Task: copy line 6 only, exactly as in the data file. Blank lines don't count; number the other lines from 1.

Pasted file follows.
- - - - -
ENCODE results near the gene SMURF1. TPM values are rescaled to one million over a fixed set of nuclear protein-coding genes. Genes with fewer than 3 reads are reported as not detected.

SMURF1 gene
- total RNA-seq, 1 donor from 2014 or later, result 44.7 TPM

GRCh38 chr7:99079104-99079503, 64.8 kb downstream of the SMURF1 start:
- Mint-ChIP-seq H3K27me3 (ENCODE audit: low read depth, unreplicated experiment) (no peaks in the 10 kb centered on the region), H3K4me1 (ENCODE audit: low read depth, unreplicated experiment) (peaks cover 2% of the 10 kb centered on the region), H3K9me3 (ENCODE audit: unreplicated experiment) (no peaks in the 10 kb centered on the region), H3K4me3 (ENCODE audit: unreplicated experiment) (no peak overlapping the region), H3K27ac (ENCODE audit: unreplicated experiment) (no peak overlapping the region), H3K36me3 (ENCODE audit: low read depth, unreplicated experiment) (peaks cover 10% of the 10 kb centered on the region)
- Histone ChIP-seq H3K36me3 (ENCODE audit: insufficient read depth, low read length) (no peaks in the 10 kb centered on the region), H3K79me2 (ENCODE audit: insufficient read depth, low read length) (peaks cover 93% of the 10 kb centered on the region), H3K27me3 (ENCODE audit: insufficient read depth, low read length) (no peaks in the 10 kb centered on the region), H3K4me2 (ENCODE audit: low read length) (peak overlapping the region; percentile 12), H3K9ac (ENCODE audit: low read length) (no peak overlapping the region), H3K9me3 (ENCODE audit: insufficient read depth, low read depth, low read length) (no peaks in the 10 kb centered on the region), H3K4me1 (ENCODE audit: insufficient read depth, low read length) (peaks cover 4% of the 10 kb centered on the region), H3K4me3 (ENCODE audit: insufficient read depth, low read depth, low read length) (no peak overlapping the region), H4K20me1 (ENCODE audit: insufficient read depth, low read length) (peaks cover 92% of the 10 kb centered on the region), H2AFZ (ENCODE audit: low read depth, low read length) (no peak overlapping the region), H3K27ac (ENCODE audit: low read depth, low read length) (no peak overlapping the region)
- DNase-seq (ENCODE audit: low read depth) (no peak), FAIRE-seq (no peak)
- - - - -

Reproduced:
- Histone ChIP-seq H3K36me3 (ENCODE audit: insufficient read depth, low read length) (no peaks in the 10 kb centered on the region), H3K79me2 (ENCODE audit: insufficient read depth, low read length) (peaks cover 93% of the 10 kb centered on the region), H3K27me3 (ENCODE audit: insufficient read depth, low read length) (no peaks in the 10 kb centered on the region), H3K4me2 (ENCODE audit: low read length) (peak overlapping the region; percentile 12), H3K9ac (ENCODE audit: low read length) (no peak overlapping the region), H3K9me3 (ENCODE audit: insufficient read depth, low read depth, low read length) (no peaks in the 10 kb centered on the region), H3K4me1 (ENCODE audit: insufficient read depth, low read length) (peaks cover 4% of the 10 kb centered on the region), H3K4me3 (ENCODE audit: insufficient read depth, low read depth, low read length) (no peak overlapping the region), H4K20me1 (ENCODE audit: insufficient read depth, low read length) (peaks cover 92% of the 10 kb centered on the region), H2AFZ (ENCODE audit: low read depth, low read length) (no peak overlapping the region), H3K27ac (ENCODE audit: low read depth, low read length) (no peak overlapping the region)